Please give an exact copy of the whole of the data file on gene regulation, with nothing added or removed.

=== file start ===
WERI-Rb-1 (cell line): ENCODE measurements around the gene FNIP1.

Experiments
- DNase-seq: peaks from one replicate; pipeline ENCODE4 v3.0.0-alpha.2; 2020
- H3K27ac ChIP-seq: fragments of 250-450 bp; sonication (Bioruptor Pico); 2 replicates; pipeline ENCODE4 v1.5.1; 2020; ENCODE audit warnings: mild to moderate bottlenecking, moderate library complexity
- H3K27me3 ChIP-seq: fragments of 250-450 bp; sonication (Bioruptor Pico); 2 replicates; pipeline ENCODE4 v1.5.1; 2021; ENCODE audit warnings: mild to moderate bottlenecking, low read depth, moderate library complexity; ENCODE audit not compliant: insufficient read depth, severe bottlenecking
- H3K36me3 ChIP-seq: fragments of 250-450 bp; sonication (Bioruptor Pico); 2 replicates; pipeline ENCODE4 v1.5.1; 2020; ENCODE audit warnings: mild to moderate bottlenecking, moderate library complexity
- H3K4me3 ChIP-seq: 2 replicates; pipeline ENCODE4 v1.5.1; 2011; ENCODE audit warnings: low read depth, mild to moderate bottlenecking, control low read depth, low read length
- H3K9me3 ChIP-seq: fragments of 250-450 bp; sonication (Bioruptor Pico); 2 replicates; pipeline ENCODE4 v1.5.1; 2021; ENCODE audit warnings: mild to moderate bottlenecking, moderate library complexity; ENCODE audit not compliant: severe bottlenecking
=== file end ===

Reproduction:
WERI-Rb-1 (cell line): ENCODE measurements around the gene FNIP1.

Experiments
- DNase-seq: peaks from one replicate; pipeline ENCODE4 v3.0.0-alpha.2; 2020
- H3K27ac ChIP-seq: fragments of 250-450 bp; sonication (Bioruptor Pico); 2 replicates; pipeline ENCODE4 v1.5.1; 2020; ENCODE audit warnings: mild to moderate bottlenecking, moderate library complexity
- H3K27me3 ChIP-seq: fragments of 250-450 bp; sonication (Bioruptor Pico); 2 replicates; pipeline ENCODE4 v1.5.1; 2021; ENCODE audit warnings: mild to moderate bottlenecking, low read depth, moderate library complexity; ENCODE audit not compliant: insufficient read depth, severe bottlenecking
- H3K36me3 ChIP-seq: fragments of 250-450 bp; sonication (Bioruptor Pico); 2 replicates; pipeline ENCODE4 v1.5.1; 2020; ENCODE audit warnings: mild to moderate bottlenecking, moderate library complexity
- H3K4me3 ChIP-seq: 2 replicates; pipeline ENCODE4 v1.5.1; 2011; ENCODE audit warnings: low read depth, mild to moderate bottlenecking, control low read depth, low read length
- H3K9me3 ChIP-seq: fragments of 250-450 bp; sonication (Bioruptor Pico); 2 replicates; pipeline ENCODE4 v1.5.1; 2021; ENCODE audit warnings: mild to moderate bottlenecking, moderate library complexity; ENCODE audit not compliant: severe bottlenecking